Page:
Is a slice of pizza or a cheeseburger at the canteen how you take time off from your job? This is an example of what has been a common lunch break in many companies. But things are changing. Employers are increasingly committed to providing employees with unusual breaks from their daily routine, from sports programs to corporate discos to meditation. Here’s an overview of what’s being offered and what you might want to bring to the table.
Take the elevator to the canteen? Boring! At Emz-Hanauer, the electrical supplier, employees can make their way into the cafeteria on a slide – just like at Google in Zurich. “We want to promote creative and efficient work,” says company boss Thomas Hanauer.
At the Otto Group, a lunch break ends with dancing in the club. The company has been offering its employees an extraordinary lunch break for approximately three years. These include concerts, plays, comedy performances – or even a lunchtime disco. The idea to dance during your break comes originally from Stockholm and is used to help stressed employees take a break from their thoughts.
Not only large corporations, but even many small and medium-sized companies are providing a sports program for their employees. Working out during lunch breaks is especially useful for employees who would otherwise have to make a long detour to the gym after the workday. It’s no surprise that Adidas allows employees to choose from a wide range of sporting activities, with a choice of 300 courses and a 43,000-square-foot gym.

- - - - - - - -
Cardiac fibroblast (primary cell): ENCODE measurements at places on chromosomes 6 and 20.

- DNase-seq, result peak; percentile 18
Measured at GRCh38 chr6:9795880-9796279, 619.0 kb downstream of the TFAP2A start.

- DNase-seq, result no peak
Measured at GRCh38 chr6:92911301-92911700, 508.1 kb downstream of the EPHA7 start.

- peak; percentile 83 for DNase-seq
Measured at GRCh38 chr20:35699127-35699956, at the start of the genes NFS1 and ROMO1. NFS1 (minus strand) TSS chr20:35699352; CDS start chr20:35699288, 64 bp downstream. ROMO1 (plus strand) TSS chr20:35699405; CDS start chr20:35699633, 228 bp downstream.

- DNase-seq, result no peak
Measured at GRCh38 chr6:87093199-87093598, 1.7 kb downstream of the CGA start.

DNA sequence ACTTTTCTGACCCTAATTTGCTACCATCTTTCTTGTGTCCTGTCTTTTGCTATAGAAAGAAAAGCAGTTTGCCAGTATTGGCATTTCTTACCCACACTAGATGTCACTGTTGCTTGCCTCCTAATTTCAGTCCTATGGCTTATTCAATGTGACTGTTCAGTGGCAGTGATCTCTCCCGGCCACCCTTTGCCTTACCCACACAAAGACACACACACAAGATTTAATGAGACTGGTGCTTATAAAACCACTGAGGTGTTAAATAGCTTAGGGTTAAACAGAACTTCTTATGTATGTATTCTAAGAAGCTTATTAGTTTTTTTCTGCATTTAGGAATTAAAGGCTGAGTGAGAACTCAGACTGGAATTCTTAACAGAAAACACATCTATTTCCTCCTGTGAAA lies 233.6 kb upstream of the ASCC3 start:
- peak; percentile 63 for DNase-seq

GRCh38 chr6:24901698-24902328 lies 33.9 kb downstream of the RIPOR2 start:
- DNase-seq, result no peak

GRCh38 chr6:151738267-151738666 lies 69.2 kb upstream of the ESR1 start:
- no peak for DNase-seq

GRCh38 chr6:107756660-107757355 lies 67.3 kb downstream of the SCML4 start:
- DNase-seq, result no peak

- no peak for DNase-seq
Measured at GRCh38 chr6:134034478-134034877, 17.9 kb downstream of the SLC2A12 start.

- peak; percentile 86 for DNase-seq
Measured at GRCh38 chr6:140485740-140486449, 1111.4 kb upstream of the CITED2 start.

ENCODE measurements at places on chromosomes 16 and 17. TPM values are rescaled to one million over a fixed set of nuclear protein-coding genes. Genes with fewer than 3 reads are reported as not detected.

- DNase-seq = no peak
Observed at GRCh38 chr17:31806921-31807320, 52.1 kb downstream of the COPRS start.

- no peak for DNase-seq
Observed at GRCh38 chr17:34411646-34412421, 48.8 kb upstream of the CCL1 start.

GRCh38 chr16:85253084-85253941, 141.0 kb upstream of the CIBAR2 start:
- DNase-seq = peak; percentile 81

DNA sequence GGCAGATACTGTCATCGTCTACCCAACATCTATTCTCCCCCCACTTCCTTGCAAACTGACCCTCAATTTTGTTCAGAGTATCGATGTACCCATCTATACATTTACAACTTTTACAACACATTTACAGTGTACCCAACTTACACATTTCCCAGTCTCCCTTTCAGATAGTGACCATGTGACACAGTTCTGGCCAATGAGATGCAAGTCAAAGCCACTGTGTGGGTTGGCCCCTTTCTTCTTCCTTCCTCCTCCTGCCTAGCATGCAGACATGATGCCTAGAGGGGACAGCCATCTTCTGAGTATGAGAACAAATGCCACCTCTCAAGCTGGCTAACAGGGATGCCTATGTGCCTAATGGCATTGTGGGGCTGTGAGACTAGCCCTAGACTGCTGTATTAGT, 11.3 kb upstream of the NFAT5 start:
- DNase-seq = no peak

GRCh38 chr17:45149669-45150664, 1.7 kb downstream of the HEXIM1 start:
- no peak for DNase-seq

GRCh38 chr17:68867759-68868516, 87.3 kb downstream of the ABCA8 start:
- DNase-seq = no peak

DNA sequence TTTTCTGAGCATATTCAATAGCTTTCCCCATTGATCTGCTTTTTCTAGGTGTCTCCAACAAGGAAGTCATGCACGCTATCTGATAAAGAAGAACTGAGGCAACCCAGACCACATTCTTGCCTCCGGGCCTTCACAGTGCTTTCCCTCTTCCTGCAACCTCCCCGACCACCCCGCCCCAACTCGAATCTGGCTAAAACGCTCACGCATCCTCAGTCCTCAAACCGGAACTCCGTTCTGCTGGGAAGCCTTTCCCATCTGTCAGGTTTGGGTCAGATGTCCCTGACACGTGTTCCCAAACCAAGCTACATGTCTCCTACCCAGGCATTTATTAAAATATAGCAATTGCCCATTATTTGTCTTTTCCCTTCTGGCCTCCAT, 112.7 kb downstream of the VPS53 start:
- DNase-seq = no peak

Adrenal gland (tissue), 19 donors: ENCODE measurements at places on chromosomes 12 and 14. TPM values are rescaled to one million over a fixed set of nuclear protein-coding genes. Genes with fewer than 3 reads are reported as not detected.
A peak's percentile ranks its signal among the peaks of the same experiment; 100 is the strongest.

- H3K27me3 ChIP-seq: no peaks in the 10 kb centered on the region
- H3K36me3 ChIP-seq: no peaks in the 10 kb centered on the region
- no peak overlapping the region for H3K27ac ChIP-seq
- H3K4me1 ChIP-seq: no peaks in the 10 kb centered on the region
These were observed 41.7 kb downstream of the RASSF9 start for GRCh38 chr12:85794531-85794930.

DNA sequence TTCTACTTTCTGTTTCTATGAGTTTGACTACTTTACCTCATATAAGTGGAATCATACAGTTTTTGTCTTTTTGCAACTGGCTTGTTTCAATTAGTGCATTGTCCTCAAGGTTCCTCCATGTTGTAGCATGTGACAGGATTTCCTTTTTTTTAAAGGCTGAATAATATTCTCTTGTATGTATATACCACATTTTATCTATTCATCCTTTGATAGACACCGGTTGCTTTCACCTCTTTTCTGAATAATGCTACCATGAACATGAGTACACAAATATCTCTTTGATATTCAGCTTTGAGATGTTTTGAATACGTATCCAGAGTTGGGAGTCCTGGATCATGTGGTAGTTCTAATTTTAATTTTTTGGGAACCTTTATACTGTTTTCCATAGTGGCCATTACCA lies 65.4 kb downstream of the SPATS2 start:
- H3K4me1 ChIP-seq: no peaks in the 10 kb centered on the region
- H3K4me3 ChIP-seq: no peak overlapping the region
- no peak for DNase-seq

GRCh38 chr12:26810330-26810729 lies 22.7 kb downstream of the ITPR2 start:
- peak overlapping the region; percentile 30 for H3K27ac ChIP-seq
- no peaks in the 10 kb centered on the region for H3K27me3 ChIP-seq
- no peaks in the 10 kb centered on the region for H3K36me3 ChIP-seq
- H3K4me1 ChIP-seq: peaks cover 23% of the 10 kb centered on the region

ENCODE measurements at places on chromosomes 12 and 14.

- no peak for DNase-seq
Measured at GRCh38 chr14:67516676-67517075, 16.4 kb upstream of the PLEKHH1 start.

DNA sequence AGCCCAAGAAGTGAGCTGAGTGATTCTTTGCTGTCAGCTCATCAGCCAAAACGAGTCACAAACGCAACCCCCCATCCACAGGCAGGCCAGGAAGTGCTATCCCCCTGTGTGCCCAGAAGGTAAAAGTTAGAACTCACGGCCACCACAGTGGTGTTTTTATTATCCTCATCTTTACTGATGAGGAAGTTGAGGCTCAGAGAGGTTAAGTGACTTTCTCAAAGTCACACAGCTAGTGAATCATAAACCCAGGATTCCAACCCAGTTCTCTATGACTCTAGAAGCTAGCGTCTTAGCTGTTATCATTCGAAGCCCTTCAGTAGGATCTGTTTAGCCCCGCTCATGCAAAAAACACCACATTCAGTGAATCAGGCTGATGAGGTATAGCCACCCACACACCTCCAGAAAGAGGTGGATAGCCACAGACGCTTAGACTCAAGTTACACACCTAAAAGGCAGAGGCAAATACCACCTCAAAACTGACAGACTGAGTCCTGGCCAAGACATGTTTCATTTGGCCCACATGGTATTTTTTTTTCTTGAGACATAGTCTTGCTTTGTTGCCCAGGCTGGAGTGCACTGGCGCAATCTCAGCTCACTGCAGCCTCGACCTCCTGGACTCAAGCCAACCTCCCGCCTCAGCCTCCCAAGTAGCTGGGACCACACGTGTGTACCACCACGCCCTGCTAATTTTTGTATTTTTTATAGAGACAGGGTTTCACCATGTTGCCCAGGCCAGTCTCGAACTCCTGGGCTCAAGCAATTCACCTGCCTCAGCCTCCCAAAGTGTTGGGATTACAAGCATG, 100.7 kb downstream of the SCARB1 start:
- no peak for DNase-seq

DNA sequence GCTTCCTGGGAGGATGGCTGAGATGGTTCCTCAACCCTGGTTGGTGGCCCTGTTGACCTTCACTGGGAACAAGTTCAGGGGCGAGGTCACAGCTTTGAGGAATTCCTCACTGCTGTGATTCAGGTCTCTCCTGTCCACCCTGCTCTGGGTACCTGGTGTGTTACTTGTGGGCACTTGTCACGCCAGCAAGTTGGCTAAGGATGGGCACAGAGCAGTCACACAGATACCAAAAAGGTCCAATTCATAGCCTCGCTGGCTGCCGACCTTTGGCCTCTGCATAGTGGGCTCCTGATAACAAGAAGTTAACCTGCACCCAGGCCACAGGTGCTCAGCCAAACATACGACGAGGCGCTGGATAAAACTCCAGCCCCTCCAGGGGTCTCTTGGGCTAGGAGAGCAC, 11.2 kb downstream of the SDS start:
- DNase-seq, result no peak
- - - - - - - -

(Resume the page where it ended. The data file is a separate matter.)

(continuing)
A lunchtime nap is not just for small children and retirees. Because a short nap has a positive effect on the cardiovascular system and can increase efficiency by 35 percent, some companies are no longer frowning upon napping between meetings and paperwork. For example, Unilever and Google have provided “rest-rooms”, where their employees can rest on loungers and even get massages. If you are not lucky enough to have a company rest-room, you can close your eyes in Berlin at “nap”, Germany’s first Powernap store. Half an hour of relaxation including earplugs and sleeping mask is available here for eight euros.
Ommm instead of pizza: For some time, SAP has been focusing on mindfulness courses in which the employees learn to meditate, among other things. In addition to companies, meditation centers or educational institutions in various cities offer meditation exercises during the lunch break. When in a pinch, there are also apps that promise to put the mind at rest: 7Mind or Headspace, for example.
Large companies, such as BMW and Deutsche Bahn, are providing prayer room facilities for the religious among their employees at some locations. Here they can withdraw and relax during their lunch breaks. In addition, some churches in Germany also offer a special lunch, every Tuesday, for example, in the St. Jacobi Church in Hamburg.
An employer typically does not help in their employees’ search for great love. However, in some workplaces, a blind date can be provided at random. At the pharmaceutical manufacturer, Boehringer Ingelheim, you can register on an internal online platform and then let the random generator select a lunch date for you. With more than 8000 employees located at headquarters, the chances that you know your lunch date are very slim. At the least, you can expand your network, and perhaps even find that special someone.
This type of lunch break means less relaxation and more thrill: In the exit-the-room games, for example, participants have to free themselves from a locked room within 60 minutes – and solve tricky tasks. The provider is thus promoting team spirit amongst the participants.